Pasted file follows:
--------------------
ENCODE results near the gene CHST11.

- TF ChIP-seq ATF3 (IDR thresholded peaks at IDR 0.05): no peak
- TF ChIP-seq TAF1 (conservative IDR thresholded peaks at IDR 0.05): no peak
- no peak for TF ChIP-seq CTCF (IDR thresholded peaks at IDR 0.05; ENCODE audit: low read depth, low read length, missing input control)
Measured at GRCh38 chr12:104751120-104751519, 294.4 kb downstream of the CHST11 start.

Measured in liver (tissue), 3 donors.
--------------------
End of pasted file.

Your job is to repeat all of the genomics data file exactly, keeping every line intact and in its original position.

ENCODE results near the gene CHST11.

- TF ChIP-seq ATF3 (IDR thresholded peaks at IDR 0.05): no peak
- TF ChIP-seq TAF1 (conservative IDR thresholded peaks at IDR 0.05): no peak
- no peak for TF ChIP-seq CTCF (IDR thresholded peaks at IDR 0.05; ENCODE audit: low read depth, low read length, missing input control)
Measured at GRCh38 chr12:104751120-104751519, 294.4 kb downstream of the CHST11 start.

Measured in liver (tissue), 3 donors.